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The Hercules satellite: a stellar stream in the Milky Way halo?

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DOI: 10.1088/0004-637X/721/2/1333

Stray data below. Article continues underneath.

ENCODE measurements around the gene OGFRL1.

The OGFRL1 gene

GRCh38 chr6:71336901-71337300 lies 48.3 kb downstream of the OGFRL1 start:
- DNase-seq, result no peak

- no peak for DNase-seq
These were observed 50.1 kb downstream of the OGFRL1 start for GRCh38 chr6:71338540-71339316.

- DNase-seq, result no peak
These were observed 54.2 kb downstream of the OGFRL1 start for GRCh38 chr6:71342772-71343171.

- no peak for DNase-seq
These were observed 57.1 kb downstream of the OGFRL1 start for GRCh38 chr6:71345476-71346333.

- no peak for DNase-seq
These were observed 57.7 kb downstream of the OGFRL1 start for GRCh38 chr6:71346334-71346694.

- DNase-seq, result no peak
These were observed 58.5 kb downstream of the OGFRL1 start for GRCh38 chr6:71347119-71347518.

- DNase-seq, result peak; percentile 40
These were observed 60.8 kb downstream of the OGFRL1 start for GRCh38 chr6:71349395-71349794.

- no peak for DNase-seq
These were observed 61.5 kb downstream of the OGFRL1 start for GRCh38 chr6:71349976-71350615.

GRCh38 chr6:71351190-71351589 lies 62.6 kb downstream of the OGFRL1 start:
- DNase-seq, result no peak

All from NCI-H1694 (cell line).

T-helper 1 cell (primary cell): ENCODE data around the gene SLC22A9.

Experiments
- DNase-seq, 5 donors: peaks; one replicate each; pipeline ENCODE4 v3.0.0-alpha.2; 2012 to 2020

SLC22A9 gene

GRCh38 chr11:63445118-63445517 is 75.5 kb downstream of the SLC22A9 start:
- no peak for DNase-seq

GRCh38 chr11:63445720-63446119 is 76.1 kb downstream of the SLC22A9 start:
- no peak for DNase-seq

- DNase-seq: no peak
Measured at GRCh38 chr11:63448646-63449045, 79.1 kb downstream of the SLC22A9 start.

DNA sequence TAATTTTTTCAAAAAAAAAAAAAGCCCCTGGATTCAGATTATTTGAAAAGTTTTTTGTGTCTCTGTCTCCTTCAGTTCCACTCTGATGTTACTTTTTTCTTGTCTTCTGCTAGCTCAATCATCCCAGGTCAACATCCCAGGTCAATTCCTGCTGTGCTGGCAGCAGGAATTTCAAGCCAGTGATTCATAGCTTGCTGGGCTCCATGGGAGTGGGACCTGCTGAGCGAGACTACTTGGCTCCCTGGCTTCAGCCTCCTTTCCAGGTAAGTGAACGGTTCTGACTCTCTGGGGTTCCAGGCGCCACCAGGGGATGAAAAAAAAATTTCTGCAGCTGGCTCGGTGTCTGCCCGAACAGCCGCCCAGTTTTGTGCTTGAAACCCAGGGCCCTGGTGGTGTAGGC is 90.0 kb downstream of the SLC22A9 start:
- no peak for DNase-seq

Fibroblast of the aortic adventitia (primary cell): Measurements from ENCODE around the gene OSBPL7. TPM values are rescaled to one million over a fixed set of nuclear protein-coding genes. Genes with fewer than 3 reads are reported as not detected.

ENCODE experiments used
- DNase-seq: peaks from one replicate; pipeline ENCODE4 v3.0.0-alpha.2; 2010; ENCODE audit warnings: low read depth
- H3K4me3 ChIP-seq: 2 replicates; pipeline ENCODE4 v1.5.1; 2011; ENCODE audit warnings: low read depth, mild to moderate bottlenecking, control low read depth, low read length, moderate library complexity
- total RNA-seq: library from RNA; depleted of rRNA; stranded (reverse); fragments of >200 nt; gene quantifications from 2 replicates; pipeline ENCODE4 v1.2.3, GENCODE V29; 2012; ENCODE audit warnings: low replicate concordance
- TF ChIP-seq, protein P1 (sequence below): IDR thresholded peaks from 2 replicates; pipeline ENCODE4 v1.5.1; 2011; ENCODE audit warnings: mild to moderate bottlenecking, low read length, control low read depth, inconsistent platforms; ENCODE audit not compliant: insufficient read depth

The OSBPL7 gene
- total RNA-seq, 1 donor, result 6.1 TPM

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We investigate the possibility that the recently discovered Hercules Milky Way satellite is in fact a stellar stream in formation, thereby explaining its very elongated shape with an axis ratio of 3 to 1. Under the assumption that Hercules is a stellar stream and that its stars are flowing along the orbit of its progenitor, we find an orbit that would have recently brought the system close enough to the Milky Way to induce its disruption and transformation from a bound dwarf galaxy into a stellar stream. The application of simple analytical techniques to the tentative radial velocity gradient observed in the satellite provides tight constraints on the tangential velocity of the system (v_t = -16^{+6}_{-22} km/s in the Galactic Standard of Rest). Combined with its large receding velocity, the determined tangential velocity yields an orbit with a small pericentric distance (R_peri = 6^{+9}_{-2} kpc). Tidal disruption is therefore a valid scenario for explaining the extreme shape of Hercules. The increase in the mean flattening of dwarf galaxies as one considers fainter systems could therefore be the impact of a few of these satellites not being bound stellar systems dominated by dark matter but, in fact, stellar streams in formation, shedding their stars in the Milky Way's stellar halo.


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